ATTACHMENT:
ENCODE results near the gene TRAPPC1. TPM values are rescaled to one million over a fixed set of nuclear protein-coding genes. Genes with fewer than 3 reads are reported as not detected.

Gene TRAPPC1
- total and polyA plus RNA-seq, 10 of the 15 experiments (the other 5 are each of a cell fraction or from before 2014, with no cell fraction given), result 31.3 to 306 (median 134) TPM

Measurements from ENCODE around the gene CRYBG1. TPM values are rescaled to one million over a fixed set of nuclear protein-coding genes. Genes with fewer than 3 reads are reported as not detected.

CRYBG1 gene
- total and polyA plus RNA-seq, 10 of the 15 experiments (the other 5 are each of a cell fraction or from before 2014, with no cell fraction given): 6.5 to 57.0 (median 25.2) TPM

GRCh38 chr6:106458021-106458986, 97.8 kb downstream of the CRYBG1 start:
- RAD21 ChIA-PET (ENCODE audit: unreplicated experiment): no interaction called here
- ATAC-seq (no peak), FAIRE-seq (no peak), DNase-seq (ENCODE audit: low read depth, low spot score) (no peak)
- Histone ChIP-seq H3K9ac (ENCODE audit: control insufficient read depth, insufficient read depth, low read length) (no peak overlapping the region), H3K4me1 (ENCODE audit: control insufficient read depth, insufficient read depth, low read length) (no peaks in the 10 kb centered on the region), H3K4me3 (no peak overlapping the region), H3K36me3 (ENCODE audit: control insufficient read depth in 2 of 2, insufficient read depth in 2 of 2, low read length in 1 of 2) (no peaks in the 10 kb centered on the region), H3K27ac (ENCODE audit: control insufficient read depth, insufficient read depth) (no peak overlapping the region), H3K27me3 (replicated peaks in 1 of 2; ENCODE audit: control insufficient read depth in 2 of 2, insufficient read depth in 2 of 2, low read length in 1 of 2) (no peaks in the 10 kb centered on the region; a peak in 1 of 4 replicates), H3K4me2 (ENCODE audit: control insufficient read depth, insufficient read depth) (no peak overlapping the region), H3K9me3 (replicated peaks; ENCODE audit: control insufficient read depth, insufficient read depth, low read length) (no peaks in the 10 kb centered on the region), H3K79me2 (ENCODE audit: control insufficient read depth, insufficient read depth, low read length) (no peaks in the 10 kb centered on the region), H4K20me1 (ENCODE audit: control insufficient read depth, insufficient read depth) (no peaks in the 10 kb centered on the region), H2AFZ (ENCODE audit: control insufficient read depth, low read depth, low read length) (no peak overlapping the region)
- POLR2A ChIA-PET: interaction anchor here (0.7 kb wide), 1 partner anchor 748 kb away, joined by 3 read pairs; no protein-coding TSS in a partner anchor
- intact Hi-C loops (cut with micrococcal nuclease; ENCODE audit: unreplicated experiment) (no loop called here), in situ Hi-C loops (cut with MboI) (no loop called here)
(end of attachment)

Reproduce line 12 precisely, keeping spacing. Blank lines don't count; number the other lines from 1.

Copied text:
- intact Hi-C loops (cut with micrococcal nuclease; ENCODE audit: unreplicated experiment) (no loop called here), in situ Hi-C loops (cut with MboI) (no loop called here)